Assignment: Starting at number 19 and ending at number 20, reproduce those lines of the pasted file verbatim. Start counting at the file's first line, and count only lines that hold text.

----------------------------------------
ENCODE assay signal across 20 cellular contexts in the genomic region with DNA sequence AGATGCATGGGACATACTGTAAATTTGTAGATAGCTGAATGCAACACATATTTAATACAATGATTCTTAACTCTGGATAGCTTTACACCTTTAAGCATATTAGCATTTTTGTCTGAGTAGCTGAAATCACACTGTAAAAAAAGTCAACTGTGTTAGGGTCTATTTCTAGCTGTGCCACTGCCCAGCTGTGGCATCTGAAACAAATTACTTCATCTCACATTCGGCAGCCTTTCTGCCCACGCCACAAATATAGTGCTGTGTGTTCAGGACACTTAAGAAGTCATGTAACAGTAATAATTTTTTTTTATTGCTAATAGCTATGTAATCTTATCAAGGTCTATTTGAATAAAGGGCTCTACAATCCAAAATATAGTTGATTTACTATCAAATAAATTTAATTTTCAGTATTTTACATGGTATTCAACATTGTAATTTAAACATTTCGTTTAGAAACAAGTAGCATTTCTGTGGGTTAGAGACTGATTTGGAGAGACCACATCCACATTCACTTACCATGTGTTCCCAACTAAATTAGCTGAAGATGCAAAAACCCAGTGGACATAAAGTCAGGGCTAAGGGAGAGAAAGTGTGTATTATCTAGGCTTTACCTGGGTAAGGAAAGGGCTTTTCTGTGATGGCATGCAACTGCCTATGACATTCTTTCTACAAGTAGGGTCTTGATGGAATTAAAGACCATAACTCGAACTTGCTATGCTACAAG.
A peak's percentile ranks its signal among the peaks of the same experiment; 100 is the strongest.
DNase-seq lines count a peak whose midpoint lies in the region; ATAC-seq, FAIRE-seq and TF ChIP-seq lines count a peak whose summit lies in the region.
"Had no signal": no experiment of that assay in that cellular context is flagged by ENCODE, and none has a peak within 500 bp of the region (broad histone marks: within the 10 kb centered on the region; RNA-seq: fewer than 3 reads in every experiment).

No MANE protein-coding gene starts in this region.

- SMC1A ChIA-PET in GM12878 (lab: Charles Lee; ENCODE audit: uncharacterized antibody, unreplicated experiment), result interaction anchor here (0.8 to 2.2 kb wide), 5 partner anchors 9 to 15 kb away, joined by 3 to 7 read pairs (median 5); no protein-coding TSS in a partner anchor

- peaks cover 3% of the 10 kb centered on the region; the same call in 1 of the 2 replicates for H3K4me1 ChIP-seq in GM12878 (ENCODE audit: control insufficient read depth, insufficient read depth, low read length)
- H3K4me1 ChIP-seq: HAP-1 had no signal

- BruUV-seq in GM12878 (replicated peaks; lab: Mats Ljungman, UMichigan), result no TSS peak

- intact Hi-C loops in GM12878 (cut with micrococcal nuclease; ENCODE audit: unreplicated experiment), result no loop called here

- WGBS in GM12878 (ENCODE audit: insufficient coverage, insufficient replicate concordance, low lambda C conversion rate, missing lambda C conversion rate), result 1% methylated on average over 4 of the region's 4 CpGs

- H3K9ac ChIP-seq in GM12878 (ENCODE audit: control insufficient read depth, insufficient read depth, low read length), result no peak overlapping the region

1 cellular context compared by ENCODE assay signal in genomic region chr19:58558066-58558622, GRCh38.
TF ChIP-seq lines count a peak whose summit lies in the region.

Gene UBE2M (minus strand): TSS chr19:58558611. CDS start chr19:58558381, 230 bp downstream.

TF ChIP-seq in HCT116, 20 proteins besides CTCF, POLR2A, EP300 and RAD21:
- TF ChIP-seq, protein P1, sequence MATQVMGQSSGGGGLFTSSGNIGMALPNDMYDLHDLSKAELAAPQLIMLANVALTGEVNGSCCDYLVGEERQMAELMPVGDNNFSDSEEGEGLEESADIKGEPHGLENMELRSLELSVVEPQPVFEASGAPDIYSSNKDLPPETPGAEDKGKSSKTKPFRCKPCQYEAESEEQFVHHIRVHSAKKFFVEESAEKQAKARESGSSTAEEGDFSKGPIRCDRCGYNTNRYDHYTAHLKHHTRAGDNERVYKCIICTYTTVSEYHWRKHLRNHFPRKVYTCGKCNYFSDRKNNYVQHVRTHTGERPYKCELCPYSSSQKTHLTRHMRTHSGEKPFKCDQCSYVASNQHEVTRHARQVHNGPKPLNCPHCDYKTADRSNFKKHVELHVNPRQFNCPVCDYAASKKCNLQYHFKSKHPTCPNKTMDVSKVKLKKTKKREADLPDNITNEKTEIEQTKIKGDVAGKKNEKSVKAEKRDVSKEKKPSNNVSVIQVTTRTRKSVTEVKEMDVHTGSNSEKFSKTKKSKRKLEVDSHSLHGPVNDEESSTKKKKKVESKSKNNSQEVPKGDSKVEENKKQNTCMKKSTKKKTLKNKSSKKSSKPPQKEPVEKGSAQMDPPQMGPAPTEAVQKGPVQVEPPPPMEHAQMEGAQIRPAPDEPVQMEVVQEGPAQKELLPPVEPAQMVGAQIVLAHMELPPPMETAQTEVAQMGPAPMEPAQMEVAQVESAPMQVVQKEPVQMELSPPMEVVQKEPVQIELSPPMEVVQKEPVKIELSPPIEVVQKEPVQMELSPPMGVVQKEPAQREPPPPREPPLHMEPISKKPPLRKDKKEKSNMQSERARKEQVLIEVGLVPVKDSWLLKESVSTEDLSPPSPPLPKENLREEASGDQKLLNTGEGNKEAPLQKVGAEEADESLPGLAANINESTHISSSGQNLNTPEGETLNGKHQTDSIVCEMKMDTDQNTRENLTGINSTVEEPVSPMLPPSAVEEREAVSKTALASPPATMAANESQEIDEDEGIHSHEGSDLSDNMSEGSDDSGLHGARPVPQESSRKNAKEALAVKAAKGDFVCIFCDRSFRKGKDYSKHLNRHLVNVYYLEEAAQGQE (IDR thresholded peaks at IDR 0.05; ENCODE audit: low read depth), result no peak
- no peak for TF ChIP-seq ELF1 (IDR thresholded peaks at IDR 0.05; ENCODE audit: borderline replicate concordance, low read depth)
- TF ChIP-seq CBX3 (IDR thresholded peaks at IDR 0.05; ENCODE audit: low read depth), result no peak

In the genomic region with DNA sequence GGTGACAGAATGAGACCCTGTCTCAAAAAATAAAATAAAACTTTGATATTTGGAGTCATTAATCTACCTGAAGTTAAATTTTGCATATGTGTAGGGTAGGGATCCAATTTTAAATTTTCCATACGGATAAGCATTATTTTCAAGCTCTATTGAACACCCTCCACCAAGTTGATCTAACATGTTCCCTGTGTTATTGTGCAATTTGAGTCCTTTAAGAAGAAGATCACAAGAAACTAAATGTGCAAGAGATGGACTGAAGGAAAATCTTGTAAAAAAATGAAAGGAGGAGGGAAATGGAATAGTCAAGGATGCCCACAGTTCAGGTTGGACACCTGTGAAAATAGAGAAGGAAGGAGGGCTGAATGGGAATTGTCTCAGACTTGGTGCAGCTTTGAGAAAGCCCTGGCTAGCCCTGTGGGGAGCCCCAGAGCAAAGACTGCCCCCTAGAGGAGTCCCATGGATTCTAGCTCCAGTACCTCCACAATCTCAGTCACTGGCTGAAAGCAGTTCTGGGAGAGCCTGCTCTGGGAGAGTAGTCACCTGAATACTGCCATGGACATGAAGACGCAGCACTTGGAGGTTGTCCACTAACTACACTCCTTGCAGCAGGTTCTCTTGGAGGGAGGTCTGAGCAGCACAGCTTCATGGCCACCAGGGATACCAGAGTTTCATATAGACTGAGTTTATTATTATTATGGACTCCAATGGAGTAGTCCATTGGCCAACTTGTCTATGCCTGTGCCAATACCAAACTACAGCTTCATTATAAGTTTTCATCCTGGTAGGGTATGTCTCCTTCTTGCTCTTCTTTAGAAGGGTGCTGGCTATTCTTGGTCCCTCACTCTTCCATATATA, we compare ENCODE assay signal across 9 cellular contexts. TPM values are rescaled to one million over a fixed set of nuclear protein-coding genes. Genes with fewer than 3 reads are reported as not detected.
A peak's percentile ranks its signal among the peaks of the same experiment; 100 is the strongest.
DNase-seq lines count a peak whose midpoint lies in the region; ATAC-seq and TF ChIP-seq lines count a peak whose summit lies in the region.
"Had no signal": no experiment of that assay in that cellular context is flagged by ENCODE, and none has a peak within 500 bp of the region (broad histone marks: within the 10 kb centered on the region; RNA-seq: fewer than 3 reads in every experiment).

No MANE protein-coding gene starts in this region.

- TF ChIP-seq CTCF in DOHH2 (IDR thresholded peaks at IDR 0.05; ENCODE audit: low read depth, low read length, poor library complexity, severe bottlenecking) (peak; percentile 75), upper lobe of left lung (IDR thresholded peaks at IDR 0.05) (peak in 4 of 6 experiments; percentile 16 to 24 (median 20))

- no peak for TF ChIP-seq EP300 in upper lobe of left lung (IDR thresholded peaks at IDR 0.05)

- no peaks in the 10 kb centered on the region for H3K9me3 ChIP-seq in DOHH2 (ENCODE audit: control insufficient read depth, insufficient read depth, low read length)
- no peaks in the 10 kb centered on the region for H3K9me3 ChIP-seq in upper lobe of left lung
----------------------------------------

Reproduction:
- TF ChIP-seq CBX3 (IDR thresholded peaks at IDR 0.05; ENCODE audit: low read depth), result no peak

In the genomic region with DNA sequence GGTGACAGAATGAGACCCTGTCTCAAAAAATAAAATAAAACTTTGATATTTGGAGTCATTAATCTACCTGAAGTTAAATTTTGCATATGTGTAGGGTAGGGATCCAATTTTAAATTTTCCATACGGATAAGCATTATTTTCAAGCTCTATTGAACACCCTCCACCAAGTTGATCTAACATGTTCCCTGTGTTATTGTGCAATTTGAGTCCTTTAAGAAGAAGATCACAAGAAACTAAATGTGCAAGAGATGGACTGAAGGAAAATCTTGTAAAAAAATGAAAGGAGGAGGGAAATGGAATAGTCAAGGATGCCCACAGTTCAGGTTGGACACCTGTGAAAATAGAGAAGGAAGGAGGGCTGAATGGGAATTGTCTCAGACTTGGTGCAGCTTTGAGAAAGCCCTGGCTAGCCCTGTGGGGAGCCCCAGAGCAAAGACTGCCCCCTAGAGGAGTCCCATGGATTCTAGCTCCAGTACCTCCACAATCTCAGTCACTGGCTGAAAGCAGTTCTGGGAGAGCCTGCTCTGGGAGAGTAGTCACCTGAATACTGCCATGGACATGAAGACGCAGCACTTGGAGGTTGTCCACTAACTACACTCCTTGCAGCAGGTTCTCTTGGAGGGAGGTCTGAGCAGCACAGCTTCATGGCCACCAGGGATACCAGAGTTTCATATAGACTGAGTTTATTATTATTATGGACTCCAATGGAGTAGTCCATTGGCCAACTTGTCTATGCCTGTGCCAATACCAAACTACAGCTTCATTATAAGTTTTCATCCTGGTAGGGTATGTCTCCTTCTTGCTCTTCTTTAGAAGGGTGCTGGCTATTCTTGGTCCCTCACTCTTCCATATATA, we compare ENCODE assay signal across 9 cellular contexts. TPM values are rescaled to one million over a fixed set of nuclear protein-coding genes. Genes with fewer than 3 reads are reported as not detected.